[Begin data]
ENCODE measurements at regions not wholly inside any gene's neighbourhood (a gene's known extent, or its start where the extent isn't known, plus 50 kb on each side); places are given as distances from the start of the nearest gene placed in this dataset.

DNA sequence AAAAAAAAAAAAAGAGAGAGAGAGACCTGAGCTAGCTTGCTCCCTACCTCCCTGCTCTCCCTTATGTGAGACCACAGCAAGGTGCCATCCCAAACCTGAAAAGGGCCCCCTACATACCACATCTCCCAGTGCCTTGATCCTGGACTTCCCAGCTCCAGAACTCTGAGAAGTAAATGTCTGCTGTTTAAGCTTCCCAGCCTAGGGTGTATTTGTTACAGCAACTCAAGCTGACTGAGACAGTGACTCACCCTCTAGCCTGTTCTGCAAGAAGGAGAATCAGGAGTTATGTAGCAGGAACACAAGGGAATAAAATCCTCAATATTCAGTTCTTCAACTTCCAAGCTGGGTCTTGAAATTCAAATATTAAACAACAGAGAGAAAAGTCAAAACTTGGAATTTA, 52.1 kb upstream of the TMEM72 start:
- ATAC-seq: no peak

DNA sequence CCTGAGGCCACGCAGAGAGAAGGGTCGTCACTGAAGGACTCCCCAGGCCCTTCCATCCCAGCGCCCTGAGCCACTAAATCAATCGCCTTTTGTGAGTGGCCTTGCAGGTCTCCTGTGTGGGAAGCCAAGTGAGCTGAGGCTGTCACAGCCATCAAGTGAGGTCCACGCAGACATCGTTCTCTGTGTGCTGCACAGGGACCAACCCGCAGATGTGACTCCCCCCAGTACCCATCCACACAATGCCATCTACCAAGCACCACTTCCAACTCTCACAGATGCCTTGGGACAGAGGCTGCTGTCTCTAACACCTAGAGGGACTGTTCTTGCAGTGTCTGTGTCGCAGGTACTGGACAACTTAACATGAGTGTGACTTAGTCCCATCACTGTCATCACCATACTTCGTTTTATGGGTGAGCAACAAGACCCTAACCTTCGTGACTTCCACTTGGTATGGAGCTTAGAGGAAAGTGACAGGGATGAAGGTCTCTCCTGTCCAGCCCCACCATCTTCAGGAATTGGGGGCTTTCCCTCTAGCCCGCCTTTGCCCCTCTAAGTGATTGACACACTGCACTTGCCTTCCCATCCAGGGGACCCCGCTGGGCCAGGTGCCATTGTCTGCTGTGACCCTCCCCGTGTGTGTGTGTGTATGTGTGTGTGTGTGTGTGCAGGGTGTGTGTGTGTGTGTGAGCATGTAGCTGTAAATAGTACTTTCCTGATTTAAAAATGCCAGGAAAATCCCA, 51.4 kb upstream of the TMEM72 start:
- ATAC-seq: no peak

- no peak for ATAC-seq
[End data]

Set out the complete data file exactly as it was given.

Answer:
ENCODE measurements at regions not wholly inside any gene's neighbourhood (a gene's known extent, or its start where the extent isn't known, plus 50 kb on each side); places are given as distances from the start of the nearest gene placed in this dataset.

DNA sequence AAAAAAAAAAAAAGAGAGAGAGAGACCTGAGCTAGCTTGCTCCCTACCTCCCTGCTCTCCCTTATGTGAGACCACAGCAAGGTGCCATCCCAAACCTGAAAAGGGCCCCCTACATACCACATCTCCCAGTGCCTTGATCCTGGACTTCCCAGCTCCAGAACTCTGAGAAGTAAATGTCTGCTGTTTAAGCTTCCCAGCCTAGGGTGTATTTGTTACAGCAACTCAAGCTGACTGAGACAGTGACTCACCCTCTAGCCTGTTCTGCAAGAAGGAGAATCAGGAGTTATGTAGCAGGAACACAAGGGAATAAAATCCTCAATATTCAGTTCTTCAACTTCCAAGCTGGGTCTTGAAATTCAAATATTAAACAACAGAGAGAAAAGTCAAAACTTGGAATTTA, 52.1 kb upstream of the TMEM72 start:
- ATAC-seq: no peak

DNA sequence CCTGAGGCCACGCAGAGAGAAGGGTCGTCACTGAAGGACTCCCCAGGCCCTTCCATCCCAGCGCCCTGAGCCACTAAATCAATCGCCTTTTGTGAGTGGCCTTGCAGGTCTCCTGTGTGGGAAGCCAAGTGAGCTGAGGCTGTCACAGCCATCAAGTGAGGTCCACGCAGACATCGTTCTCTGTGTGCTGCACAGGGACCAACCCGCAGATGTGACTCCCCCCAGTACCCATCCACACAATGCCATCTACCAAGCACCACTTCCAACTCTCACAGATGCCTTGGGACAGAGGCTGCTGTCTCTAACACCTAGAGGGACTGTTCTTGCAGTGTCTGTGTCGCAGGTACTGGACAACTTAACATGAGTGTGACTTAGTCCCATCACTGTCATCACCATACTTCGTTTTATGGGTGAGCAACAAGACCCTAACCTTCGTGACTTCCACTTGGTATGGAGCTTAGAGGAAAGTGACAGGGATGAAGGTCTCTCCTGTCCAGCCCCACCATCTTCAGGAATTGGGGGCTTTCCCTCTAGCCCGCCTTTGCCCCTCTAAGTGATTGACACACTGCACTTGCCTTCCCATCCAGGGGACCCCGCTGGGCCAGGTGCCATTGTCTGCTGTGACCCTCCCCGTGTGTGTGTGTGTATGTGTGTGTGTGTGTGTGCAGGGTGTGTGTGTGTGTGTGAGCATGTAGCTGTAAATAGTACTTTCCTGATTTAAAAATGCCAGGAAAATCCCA, 51.4 kb upstream of the TMEM72 start:
- ATAC-seq: no peak

- no peak for ATAC-seq